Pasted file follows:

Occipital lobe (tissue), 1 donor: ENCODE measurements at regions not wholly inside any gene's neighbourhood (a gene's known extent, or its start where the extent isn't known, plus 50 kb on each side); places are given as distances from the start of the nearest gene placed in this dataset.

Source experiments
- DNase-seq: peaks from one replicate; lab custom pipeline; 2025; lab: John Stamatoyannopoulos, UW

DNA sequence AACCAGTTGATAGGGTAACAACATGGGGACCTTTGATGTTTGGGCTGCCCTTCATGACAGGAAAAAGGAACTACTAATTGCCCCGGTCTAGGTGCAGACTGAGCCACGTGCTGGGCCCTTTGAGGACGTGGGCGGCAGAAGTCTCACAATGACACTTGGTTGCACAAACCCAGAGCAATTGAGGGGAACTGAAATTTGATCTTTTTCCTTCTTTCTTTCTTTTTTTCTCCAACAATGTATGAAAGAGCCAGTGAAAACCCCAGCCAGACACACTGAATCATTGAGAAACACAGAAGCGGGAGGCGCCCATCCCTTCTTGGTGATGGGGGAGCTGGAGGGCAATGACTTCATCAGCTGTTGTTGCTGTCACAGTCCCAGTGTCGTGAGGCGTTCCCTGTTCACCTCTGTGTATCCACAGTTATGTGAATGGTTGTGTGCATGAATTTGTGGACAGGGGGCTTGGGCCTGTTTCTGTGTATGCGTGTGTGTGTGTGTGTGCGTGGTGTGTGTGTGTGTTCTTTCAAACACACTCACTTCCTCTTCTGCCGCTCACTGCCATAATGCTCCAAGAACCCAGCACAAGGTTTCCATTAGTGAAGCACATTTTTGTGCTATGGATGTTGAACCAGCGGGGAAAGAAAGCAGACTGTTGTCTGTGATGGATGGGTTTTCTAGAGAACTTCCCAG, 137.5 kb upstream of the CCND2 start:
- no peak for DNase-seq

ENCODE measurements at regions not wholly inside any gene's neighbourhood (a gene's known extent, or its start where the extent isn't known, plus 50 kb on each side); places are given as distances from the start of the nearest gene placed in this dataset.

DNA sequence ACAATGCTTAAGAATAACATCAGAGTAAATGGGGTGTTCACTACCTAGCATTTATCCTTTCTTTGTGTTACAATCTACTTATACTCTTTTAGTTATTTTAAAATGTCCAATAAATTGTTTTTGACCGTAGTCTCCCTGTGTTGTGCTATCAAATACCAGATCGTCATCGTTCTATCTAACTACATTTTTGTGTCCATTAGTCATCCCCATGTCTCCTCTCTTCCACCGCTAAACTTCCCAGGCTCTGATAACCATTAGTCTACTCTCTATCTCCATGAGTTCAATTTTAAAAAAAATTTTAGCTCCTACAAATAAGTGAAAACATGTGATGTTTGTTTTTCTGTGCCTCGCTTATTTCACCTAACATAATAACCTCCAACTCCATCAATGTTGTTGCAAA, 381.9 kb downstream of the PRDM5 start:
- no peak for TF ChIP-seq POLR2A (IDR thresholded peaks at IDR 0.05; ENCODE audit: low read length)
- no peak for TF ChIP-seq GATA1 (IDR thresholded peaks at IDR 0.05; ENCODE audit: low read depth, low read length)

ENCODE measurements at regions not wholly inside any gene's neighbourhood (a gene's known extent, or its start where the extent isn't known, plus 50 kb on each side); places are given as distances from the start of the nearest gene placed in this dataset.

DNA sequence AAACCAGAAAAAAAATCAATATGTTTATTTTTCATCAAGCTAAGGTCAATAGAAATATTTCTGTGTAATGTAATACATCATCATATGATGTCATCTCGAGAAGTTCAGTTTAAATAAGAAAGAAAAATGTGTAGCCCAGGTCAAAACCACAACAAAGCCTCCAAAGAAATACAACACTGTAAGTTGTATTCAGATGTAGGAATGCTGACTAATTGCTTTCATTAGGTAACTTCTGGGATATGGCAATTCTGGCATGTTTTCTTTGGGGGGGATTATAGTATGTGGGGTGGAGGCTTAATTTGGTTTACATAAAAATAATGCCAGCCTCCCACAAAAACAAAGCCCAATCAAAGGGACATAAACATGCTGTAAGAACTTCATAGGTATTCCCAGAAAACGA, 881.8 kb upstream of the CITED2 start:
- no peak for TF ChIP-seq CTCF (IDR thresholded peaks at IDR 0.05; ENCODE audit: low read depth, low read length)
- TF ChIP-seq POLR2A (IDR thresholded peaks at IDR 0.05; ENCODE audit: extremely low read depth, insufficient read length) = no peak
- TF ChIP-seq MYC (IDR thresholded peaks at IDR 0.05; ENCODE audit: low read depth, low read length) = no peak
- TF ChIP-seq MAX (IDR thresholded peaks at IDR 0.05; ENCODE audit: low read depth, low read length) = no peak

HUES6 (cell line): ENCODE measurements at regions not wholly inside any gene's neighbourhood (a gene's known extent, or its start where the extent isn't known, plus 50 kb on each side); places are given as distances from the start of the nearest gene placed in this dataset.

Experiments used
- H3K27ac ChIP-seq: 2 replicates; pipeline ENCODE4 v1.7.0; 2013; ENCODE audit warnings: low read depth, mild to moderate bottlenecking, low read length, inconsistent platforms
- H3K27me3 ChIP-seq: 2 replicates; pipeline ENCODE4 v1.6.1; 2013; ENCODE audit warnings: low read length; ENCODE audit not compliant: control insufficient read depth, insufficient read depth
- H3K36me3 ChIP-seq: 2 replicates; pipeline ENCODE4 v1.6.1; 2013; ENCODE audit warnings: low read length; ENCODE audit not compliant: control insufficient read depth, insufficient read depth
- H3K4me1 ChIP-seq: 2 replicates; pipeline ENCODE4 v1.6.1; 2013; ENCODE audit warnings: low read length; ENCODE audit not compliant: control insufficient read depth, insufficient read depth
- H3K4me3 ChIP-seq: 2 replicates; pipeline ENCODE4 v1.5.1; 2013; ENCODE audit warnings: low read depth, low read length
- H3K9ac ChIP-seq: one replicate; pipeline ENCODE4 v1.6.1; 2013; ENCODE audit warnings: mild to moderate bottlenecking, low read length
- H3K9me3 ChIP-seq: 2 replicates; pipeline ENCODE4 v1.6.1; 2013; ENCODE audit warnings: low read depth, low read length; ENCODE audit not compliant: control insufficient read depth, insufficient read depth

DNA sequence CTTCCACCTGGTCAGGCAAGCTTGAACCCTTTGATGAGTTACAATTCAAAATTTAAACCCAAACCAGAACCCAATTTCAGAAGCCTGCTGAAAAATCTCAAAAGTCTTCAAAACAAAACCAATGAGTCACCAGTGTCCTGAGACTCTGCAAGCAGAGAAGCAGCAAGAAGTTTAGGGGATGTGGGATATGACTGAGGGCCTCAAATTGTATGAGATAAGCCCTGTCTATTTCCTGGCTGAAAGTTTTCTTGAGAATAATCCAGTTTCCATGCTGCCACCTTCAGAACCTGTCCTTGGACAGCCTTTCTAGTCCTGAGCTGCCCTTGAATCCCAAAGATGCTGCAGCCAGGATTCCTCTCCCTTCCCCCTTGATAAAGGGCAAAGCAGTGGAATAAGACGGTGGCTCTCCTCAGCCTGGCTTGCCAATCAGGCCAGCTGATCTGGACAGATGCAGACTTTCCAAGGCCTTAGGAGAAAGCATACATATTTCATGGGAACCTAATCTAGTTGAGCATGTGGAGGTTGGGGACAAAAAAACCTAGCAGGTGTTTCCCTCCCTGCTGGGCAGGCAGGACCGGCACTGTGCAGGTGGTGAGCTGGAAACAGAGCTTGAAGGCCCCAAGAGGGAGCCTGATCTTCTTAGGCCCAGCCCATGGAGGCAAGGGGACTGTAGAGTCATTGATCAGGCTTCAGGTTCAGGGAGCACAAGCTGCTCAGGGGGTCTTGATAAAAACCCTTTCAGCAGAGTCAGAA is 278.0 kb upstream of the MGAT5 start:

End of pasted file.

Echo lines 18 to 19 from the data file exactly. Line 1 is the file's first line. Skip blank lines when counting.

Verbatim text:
- H3K27ac ChIP-seq: 2 replicates; pipeline ENCODE4 v1.7.0; 2013; ENCODE audit warnings: low read depth, mild to moderate bottlenecking, low read length, inconsistent platforms
- H3K27me3 ChIP-seq: 2 replicates; pipeline ENCODE4 v1.6.1; 2013; ENCODE audit warnings: low read length; ENCODE audit not compliant: control insufficient read depth, insufficient read depth